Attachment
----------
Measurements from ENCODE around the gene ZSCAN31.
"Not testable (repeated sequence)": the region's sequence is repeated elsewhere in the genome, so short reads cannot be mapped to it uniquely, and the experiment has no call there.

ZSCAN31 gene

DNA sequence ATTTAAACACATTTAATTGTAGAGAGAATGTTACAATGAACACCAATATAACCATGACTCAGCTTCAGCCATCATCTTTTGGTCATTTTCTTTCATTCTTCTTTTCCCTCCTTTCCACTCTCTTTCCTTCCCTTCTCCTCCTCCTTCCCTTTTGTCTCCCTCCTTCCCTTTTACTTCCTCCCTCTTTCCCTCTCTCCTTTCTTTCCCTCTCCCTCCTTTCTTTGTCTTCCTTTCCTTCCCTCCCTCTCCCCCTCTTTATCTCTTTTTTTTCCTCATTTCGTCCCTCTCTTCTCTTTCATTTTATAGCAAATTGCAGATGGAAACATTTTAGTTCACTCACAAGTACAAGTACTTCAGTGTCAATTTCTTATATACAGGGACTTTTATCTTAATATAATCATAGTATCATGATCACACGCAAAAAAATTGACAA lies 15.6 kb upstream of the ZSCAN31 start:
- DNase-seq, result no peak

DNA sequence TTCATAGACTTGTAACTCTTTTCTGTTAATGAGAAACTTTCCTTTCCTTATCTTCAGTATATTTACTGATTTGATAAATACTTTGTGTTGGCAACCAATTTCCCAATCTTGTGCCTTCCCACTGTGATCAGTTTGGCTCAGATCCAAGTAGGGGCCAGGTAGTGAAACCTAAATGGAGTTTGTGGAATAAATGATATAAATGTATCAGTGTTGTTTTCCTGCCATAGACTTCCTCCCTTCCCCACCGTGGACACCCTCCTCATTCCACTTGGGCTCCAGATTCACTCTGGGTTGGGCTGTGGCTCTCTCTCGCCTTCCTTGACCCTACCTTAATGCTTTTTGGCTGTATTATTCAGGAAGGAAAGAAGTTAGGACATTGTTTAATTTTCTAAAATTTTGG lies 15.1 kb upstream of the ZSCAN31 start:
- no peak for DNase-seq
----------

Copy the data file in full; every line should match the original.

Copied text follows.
Measurements from ENCODE around the gene ZSCAN31.
"Not testable (repeated sequence)": the region's sequence is repeated elsewhere in the genome, so short reads cannot be mapped to it uniquely, and the experiment has no call there.

ZSCAN31 gene

DNA sequence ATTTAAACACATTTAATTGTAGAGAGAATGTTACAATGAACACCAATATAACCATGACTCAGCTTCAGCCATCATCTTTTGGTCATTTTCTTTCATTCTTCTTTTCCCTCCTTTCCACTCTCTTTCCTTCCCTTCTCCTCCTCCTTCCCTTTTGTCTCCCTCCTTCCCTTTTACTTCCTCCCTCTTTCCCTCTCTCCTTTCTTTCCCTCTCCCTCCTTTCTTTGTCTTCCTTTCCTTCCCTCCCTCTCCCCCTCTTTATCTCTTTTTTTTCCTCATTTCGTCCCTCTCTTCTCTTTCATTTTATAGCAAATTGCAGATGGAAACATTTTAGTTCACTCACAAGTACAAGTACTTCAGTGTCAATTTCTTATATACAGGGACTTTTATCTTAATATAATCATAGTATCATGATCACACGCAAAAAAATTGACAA lies 15.6 kb upstream of the ZSCAN31 start:
- DNase-seq, result no peak

DNA sequence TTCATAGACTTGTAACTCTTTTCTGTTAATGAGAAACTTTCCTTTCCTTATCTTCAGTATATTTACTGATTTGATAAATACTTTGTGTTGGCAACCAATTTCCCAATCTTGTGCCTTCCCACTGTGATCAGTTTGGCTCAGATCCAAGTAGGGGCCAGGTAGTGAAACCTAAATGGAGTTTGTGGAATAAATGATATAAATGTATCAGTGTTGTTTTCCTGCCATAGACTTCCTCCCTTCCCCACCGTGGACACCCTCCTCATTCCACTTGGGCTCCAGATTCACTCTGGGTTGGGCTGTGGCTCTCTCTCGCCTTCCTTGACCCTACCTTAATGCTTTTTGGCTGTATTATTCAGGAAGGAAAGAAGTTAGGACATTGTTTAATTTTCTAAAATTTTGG lies 15.1 kb upstream of the ZSCAN31 start:
- no peak for DNase-seq